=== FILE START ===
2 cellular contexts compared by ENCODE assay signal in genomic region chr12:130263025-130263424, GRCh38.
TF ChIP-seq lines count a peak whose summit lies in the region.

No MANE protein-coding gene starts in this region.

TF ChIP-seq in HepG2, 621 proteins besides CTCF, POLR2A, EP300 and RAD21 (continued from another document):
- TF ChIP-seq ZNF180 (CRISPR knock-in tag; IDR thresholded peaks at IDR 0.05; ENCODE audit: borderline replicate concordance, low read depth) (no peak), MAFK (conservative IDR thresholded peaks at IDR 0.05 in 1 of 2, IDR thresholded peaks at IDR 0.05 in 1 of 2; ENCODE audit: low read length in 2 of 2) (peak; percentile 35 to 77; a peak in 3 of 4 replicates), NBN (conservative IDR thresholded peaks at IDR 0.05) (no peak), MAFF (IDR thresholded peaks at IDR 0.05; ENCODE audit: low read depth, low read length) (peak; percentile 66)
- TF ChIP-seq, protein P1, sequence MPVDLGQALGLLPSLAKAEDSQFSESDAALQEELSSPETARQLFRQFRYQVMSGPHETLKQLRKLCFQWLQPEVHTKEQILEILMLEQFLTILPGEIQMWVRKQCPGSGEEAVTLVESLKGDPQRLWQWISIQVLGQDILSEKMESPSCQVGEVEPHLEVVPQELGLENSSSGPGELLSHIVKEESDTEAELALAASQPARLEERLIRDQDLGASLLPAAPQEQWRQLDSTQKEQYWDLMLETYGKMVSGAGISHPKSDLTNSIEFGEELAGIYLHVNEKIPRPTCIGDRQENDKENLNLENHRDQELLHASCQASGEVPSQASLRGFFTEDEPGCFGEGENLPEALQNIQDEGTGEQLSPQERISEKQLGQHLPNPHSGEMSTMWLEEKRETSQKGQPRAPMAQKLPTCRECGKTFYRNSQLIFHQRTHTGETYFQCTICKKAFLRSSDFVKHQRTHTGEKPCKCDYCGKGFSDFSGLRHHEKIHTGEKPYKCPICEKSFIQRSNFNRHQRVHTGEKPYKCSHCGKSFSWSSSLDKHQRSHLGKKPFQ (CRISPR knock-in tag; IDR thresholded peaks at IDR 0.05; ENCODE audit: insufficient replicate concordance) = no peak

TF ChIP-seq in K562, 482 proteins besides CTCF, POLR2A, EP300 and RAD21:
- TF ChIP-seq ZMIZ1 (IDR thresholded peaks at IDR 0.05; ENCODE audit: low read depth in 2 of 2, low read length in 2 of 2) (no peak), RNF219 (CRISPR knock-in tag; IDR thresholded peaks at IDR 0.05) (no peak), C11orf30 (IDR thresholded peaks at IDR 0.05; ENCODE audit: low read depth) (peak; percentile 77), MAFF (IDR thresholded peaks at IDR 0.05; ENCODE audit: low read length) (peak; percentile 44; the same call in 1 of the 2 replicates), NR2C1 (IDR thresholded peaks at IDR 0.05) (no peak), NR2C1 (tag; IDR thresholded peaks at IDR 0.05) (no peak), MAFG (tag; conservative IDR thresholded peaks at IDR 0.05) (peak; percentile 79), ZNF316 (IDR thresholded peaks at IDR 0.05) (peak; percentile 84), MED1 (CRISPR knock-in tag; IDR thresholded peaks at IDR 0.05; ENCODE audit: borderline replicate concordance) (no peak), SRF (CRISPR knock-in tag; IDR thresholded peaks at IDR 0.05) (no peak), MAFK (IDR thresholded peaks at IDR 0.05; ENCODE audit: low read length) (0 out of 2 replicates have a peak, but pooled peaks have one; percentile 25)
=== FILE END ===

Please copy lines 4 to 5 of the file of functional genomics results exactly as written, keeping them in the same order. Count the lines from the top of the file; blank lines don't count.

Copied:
TF ChIP-seq in HepG2, 621 proteins besides CTCF, POLR2A, EP300 and RAD21 (continued from another document):
- TF ChIP-seq ZNF180 (CRISPR knock-in tag; IDR thresholded peaks at IDR 0.05; ENCODE audit: borderline replicate concordance, low read depth) (no peak), MAFK (conservative IDR thresholded peaks at IDR 0.05 in 1 of 2, IDR thresholded peaks at IDR 0.05 in 1 of 2; ENCODE audit: low read length in 2 of 2) (peak; percentile 35 to 77; a peak in 3 of 4 replicates), NBN (conservative IDR thresholded peaks at IDR 0.05) (no peak), MAFF (IDR thresholded peaks at IDR 0.05; ENCODE audit: low read depth, low read length) (peak; percentile 66)